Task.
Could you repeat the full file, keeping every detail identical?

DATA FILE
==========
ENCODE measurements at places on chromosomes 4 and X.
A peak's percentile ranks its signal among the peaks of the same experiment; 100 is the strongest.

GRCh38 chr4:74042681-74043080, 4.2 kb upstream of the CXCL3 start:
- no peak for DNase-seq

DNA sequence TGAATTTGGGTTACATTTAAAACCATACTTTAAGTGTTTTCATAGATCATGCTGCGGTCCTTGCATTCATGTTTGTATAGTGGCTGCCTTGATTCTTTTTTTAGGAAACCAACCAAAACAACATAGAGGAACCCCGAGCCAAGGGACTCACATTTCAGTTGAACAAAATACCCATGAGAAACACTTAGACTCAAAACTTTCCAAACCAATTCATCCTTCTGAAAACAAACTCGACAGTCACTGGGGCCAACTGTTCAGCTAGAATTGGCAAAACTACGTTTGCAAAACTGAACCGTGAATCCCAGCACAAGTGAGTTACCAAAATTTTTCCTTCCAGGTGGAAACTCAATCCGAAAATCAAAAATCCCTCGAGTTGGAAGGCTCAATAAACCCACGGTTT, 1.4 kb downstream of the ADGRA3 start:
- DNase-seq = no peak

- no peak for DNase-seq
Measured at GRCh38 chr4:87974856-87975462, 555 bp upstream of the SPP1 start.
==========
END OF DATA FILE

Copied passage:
ENCODE measurements at places on chromosomes 4 and X.
A peak's percentile ranks its signal among the peaks of the same experiment; 100 is the strongest.

GRCh38 chr4:74042681-74043080, 4.2 kb upstream of the CXCL3 start:
- no peak for DNase-seq

DNA sequence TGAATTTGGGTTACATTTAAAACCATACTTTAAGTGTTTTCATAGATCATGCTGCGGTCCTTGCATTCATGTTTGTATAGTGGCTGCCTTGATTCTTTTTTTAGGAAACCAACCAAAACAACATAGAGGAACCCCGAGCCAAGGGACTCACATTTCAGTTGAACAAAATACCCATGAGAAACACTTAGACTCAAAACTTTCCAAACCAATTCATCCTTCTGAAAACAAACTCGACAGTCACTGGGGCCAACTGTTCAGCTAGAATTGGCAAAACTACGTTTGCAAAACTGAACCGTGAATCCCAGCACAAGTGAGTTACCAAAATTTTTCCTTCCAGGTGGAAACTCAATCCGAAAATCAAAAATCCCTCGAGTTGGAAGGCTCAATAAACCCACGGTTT, 1.4 kb downstream of the ADGRA3 start:
- DNase-seq = no peak

- no peak for DNase-seq
Measured at GRCh38 chr4:87974856-87975462, 555 bp upstream of the SPP1 start.